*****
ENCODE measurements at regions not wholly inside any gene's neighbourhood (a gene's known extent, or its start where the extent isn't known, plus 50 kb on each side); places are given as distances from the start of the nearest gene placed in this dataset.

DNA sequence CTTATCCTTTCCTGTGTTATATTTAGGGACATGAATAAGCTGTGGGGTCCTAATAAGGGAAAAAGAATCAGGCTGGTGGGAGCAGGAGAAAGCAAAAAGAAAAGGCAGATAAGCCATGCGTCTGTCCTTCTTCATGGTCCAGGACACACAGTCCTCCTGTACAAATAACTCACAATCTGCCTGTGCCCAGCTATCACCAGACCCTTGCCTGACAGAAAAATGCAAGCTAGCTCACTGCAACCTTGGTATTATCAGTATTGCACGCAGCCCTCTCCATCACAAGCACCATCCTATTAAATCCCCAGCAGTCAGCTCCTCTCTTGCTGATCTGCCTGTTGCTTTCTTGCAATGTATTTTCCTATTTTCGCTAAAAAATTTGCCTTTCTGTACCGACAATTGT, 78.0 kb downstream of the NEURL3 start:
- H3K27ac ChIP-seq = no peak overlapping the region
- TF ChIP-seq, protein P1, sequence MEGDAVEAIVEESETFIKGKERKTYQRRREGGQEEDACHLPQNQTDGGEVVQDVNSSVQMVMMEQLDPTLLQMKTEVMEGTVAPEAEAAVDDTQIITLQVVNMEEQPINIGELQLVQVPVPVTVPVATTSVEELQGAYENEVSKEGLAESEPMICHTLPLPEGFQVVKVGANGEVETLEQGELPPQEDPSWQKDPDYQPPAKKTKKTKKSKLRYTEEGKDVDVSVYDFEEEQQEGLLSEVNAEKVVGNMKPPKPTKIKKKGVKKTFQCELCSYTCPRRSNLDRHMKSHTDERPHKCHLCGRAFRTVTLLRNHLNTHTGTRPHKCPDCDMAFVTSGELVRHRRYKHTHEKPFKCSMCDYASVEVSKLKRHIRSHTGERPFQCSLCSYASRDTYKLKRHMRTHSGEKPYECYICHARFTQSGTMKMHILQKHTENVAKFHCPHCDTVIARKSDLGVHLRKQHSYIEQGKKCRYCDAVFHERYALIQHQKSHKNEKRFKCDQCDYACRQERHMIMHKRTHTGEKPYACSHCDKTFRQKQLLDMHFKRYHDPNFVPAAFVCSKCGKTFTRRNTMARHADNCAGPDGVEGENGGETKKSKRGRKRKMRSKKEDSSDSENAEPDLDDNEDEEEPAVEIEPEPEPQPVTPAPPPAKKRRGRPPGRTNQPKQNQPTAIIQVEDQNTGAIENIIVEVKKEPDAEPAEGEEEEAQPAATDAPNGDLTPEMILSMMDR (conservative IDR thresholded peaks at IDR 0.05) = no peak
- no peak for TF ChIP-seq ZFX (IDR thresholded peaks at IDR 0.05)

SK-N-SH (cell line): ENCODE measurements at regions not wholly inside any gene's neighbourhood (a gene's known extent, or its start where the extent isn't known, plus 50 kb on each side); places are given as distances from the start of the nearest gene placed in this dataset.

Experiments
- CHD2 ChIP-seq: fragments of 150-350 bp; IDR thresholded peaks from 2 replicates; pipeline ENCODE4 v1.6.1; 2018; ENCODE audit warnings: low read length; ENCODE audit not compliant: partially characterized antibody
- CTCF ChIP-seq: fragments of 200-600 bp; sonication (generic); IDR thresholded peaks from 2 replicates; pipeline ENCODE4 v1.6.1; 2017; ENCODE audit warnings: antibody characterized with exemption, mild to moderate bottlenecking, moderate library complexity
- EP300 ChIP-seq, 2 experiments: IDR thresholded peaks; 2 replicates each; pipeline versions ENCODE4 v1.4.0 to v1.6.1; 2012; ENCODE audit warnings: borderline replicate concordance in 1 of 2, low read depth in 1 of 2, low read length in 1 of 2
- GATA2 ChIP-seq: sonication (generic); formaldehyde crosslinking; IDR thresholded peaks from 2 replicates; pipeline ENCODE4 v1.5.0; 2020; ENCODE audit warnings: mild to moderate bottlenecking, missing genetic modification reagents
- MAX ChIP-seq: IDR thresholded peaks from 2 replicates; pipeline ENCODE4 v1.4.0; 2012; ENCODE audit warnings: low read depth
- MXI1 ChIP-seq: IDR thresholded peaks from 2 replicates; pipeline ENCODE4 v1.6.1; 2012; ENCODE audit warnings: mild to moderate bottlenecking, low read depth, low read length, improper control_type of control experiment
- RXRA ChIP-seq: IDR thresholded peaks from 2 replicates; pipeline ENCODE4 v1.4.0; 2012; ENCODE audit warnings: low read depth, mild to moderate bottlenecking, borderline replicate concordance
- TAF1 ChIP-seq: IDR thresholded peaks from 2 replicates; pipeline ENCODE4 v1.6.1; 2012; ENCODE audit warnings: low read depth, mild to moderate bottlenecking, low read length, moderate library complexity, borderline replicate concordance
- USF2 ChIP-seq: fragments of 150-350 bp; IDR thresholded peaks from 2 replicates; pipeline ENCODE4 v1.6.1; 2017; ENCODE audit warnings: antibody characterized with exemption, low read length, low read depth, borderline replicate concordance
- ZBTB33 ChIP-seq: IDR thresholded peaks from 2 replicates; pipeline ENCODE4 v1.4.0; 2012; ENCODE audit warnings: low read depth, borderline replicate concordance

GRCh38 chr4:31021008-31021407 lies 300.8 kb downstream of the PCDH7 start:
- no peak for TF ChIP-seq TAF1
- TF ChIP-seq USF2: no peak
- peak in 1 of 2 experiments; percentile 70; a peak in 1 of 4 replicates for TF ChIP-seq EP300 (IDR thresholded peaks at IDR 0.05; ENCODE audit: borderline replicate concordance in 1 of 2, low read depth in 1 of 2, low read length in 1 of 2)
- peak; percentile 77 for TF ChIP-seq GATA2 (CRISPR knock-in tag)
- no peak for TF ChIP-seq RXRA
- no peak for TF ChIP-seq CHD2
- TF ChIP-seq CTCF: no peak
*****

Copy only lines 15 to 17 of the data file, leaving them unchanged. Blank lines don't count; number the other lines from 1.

- TAF1 ChIP-seq: IDR thresholded peaks from 2 replicates; pipeline ENCODE4 v1.6.1; 2012; ENCODE audit warnings: low read depth, mild to moderate bottlenecking, low read length, moderate library complexity, borderline replicate concordance
- USF2 ChIP-seq: fragments of 150-350 bp; IDR thresholded peaks from 2 replicates; pipeline ENCODE4 v1.6.1; 2017; ENCODE audit warnings: antibody characterized with exemption, low read length, low read depth, borderline replicate concordance
- ZBTB33 ChIP-seq: IDR thresholded peaks from 2 replicates; pipeline ENCODE4 v1.4.0; 2012; ENCODE audit warnings: low read depth, borderline replicate concordance